The Middle Ages sing a different tune

In the fifteenth and sixteenth centuries, art and culture in the Southern Netherlands experienced an unprecedented boom. Music reached outstanding heights. Just like the Flemish primitives and their paintings, composers, singers and instrumentalists built international careers.

Image 'The Middle Ages sing a different tune'

The “Fiamminghi” as they were called in Italy, could be found at the courts of Popes and Emperors. They were the export product par excellence in the only period of European history in which the Low Countries set the musical tone: Franco-Flemish polyphony.

Masterpieces of multiple voices

In the Gregorian chant that resounded daily in cathedrals, churches and monasteries throughout the Middle Ages but also long after, all performers sing the same melody. In contrast, as the term indicates, polyphony is based on the principle of “multiple voices”. This means that different parties simultaneously sing or play different notes but sometimes also different texts. With their talent and craftsmanship, the Franco-Flemish polyphonists succeeded in interweaving these different voices into harmonious and euphonious compositions.

The polyphonic masses, motets and songs were recorded and distributed through richly illuminated manuscripts. In particular, the luxurious manuscripts produced under the direction of Petrus Alamire (c. 1470-1536) served as first-class ambassadors. Surrounded by parchment makers, text and note writers, miniaturists and bookbinders, this music copyist and entrepreneur carried out numerous commissions for the Burgundian court, which ordered the manuscripts for its own use but also as valuable promotional gifts.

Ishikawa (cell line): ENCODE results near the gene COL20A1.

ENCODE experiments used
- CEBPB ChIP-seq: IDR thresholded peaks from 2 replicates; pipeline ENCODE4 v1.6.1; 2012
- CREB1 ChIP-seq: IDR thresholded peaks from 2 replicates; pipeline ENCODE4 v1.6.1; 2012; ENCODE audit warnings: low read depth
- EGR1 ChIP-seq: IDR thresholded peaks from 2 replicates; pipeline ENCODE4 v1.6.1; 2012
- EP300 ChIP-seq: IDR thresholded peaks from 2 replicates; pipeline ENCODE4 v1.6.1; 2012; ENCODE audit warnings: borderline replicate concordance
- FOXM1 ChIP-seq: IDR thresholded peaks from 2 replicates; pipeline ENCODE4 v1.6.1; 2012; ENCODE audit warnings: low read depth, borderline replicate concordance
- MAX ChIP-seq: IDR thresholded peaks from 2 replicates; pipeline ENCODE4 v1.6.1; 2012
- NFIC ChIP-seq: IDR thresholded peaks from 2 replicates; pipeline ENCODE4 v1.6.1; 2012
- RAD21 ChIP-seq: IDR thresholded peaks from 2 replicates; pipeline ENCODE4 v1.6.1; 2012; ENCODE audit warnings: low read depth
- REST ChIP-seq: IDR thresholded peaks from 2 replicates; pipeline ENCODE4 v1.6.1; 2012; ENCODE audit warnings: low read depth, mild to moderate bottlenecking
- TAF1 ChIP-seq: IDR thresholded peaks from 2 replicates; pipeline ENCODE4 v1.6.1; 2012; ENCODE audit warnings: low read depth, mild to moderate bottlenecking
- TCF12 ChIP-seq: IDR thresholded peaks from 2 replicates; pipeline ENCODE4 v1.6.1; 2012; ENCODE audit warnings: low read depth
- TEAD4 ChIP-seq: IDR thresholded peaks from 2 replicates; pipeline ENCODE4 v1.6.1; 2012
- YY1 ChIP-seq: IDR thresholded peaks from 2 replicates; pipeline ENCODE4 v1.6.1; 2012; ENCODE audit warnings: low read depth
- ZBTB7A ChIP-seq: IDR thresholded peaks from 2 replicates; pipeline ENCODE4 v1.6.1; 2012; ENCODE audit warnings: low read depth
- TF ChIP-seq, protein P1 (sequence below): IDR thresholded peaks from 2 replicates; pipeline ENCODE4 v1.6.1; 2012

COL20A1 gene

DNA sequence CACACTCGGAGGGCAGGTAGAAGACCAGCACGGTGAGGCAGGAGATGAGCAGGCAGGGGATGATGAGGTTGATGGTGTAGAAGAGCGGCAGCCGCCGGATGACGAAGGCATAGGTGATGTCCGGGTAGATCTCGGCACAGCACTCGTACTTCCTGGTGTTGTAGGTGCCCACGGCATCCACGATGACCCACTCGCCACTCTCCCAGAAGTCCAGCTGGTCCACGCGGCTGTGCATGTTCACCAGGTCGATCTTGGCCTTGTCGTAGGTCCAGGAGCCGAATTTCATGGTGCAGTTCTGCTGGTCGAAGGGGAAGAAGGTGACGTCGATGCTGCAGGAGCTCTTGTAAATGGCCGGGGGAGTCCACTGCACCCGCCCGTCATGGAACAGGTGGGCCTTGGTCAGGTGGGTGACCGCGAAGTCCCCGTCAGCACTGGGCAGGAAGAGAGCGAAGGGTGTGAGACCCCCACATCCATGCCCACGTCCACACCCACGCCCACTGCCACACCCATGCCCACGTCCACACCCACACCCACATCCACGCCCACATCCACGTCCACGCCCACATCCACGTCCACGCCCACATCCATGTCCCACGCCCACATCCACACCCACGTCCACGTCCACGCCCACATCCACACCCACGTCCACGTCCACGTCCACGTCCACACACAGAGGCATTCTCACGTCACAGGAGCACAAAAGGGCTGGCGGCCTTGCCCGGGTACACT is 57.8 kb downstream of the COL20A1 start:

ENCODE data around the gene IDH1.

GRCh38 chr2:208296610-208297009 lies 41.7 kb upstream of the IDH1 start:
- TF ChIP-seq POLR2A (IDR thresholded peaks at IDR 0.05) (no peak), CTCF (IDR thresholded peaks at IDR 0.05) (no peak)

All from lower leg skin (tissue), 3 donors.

Polyphony on parchment

The first pages of the choir book below make it immediately clear who it was intended for: Philip I and his wife Joanna of Castile. It opens with a mass by Josquin des Prez, one of the most famous polyphonists. He died exactly five hundred years ago. When performing this work for four voices, all the singers stood around the choir book, in which illuminated initials indicate the beginning of each part.

The left sheet contains the music for the soprano and tenor. They are accompanied by a miniature with a enthroned Mary and child. At the bottom is the coat of arms of Philip I, with the archduke’s crown. The necklace refers to the knightly order of the Golden Fleece, created by Philip’s great-grandfather Philip the Good to bind the noblemen of his area… and keep them in line. On the green background are the initials of Philip and Johanna, “P” and “I”.

On the right-hand page with the parts for the countertenor and bass, Philip is depicted with St. Philip and Johanna with John the Baptist. They are also prominent in the border decoration: with the coat of arms of the couple, Philip’s mottos Qui vouldra and Moi tout seul and with the necklace, the flints and the St. Andrew’s Cross, again attributes of the Order of the Golden Fleece. A resounding calling card for the last Burgundian duke …

For those who would like to hear the above manuscript right now: the Kyrie from the Missa Ave Maris Stella (Hail, Star of the Sea) with which the manuscript opens can be heard in a performance by Cappella Pratensis conducted by Stratton Bull.

Listen to the manuscript

Are you crazy about the polyphony of the 15th century? Visit the KBR museum and put your ears to the test! In the KBR museum you can listen to many polyphonic music pieces.

Get to know the KBR museum through a series of facts that take you back to the time of the Burgundian dukes. Discover the knowledge hidden in the manuscripts of their library and learn more about the themes in the museum.

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